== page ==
As an employee retention speaker and employee retention trainer, I hear regular complaints from my clients about the caliber of employees they are getting as the unemployment rate continues to plunge to a level not seen since 1968. I remember starting in HR in 1979. We had some of the people that were hired in the late 60’s working in our plants. Some were great…some were average…others were slackers and slugs. The organization had tolerated it for years but that was changed because of the competition we were facing in the automotive industry. We embarked on a plan to turn our talent level around without simply just firing people. It started with telling people we expected top performance from people…that we NEEDED top performance from people. In essence, we expected greatness! Not in an overbearing abusive way but in an encouraging and helping way. Set the expectation. We have gotten to the point where we are worried about someone feeling bad because someone else is great so we has tended to lower expectations. I think high expectations are good. The US Army was right; “Be all that you can be.” Anything less is a waste of your God given talent. I believe organizations have an obligation to expect greatness from their people and work to help them achieve it. It’s a partnership.
As an employee retention trainer and employee retention expert, I see a reluctance to expect greatness from employees. This actually hurts an organization’s ability to retain talent. We assume that because someone looks like a C- player when they come through the door they will remain a C- player. So, we throw them in the job with no expectations of greatness or even an expectation they will fail. We have no discussions with them about what it’s like to be great and the satisfaction and rewards that come from being great. Many of these C- players grew up in C- families or in no families at all. How can they know any better? Greatness just doesn’t happen. Not everyone is going to achieve greatness, but striving for it is what energizes people, keeps them engaged and gets them to stick around your organization. I challenge leaders to expect greatness from their people. My experience is that people love the challenge and rise to the challenge. So, when your competitors are complaining about not being able to improve their employee retention you need to have the mindset that it can be done.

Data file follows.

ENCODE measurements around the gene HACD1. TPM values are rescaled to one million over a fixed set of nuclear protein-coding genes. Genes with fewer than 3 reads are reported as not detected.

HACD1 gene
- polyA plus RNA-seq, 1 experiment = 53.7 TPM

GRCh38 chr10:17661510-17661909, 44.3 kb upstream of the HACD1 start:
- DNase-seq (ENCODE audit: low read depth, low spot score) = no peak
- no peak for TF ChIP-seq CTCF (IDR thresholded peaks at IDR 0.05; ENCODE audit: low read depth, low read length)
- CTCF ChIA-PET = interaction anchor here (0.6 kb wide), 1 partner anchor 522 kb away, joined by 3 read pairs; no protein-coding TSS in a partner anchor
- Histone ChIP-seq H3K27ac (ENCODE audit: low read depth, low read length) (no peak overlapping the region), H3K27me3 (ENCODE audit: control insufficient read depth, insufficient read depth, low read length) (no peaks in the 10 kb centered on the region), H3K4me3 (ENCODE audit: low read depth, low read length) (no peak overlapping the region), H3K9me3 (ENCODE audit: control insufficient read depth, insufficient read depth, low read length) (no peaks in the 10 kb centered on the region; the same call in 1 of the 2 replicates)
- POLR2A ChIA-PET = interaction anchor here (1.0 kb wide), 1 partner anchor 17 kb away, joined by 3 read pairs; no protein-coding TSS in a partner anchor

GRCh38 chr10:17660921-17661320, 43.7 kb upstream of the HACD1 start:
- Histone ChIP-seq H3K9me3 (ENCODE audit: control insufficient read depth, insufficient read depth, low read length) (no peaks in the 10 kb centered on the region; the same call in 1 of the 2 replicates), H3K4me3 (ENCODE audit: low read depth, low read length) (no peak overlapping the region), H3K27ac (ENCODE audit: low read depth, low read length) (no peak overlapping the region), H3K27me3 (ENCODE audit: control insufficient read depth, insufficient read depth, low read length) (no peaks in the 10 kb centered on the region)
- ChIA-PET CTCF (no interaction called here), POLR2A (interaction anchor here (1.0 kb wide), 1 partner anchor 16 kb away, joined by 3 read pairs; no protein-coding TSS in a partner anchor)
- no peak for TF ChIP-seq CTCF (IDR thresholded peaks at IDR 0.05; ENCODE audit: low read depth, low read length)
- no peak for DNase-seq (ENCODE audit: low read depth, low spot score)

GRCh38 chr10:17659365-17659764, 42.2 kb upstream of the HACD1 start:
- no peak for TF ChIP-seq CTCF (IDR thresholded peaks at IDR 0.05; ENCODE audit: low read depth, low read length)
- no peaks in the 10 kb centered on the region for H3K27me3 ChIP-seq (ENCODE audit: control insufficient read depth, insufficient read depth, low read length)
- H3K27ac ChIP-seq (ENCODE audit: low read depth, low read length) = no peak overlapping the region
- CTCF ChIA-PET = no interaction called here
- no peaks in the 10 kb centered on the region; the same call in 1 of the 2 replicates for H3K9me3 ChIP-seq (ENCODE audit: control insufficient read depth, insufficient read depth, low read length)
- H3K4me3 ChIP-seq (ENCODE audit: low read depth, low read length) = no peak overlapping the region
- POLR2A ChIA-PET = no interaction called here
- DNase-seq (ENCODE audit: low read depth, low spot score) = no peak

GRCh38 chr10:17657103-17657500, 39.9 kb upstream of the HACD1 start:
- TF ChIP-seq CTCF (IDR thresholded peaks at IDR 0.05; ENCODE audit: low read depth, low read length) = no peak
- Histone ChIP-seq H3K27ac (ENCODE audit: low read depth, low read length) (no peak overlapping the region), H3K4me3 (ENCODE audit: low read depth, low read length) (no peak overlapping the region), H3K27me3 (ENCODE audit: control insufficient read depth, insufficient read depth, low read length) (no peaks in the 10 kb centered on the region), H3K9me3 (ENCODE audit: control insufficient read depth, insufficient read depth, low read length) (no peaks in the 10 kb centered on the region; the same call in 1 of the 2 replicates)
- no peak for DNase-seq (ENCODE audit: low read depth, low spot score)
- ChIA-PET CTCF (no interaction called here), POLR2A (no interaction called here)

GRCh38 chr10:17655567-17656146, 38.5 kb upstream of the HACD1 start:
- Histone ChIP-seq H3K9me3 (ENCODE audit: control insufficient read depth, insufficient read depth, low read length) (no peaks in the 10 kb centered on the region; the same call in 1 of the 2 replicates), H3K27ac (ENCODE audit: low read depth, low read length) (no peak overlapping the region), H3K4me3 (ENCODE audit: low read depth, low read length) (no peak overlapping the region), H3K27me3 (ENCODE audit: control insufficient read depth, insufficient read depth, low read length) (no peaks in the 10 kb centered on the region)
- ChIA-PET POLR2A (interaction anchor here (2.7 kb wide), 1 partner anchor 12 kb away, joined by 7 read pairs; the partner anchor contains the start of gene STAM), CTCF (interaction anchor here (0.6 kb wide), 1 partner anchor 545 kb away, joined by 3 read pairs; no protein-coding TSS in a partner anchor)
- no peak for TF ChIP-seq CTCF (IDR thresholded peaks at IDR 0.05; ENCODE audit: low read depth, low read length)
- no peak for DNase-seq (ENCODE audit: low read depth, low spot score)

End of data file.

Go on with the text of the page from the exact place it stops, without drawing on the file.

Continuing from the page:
From an employee retention strategies perspective, expecting less than greatness is a recipe for employee retention issues. You will be mediocre. It’s also a recipe for going out of business. If you expect less than greatness…that is exactly what you will get. If you expect greatness…your employees will rise to the challenge. I saw it 35 years ago. You can see it today!